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Re: Eosinopteryx, new paravian from China



From: Ben Creisler
bcreisler@gmail.com


A couple of addition items (I anticipate more in the future):


A life reconstruction of Eosinopteryx (article in French):

http://www.lefigaro.fr/sciences/2013/01/22/01008-20130122ARTFIG00598-les-oiseaux-sont-des-dinosaures.php


slide 34 in Gareth Dyke's slideshow

http://www.slideshare.net/onthewight/dr-gareth-dyke-the-evolution-of-birds-from-dinosaurs

====

New in Nature Communications:

Pascal Godefroit, Helena Demuynck, Gareth Dyke, Dongyu Hu, François
Escuillié  & Philippe Claeys (2013)
Reduced plumage and flight ability of a new Jurassic paravian theropod
from China.
Nature Communications 4, Article number: 1394
doi:10.1038/ncomms2389
http://www.nature.com/ncomms/journal/v4/n1/full/ncomms2389.html


Feathered theropods were diverse in the Early Cretaceous Jehol Group
of western Liaoning Province, China. Recently, anatomically distinct
feathered taxa have been discovered in the older Middle-Late Jurassic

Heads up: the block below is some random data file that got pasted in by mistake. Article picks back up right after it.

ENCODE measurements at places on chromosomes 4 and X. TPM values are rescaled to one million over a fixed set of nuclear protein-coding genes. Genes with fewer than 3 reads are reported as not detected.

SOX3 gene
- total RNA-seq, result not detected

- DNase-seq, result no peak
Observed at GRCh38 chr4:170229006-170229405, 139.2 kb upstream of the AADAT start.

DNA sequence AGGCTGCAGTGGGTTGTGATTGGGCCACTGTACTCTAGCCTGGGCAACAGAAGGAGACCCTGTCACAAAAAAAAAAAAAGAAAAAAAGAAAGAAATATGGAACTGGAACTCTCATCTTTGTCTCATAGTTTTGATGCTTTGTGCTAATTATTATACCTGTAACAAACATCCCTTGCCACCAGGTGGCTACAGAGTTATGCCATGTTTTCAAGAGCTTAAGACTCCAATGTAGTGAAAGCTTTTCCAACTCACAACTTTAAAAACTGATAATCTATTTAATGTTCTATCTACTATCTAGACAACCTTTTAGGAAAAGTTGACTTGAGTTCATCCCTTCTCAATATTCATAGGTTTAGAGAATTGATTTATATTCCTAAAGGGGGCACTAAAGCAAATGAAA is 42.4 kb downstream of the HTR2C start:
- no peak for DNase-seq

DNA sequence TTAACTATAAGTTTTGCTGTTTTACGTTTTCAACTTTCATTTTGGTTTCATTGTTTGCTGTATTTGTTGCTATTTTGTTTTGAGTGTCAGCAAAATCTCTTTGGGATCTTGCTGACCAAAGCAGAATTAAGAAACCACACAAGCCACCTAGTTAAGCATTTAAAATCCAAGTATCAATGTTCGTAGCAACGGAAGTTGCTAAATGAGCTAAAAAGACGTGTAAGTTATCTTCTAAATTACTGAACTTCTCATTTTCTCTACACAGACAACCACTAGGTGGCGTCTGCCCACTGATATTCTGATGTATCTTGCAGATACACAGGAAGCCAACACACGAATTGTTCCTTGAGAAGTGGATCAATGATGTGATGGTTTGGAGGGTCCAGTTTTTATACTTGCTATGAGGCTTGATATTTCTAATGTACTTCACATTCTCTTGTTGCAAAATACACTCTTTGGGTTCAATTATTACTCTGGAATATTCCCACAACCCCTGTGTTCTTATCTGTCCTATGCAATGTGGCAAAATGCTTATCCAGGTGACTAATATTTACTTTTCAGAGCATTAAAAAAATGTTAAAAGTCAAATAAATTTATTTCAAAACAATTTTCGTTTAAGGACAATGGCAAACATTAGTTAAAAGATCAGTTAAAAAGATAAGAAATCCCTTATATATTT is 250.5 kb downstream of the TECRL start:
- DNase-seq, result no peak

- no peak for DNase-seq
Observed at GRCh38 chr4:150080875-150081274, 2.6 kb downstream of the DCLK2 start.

Tiaojishan Formation in the same region. Phylogenetic hypotheses
including these specimens have challenged the pivotal position of
Archaeopteryx in bird phylogeny. Here we report a basal troodontid
from the Tiaojishan Formation that resembles Anchiornis, also from
Jianchang County (regarded as sister-taxa). The feathers of
Eosinopteryx are less extensive on the limbs and tail than Anchiornis
and other deinonychosaurians. With reduced plumage and short uncurved
pedal claws, Eosinopteryx would have been able to run unimpeded (with
large foot remiges cursorial locomotion was likely problematic for
Anchiornis). Eosinopteryx increases the known diversity of
small-bodied dinosaurs in the Jurassic, shows that taxa with similar
body plans could occupy different niches in the same ecosystem and
suggests a more complex picture for the origin of flight.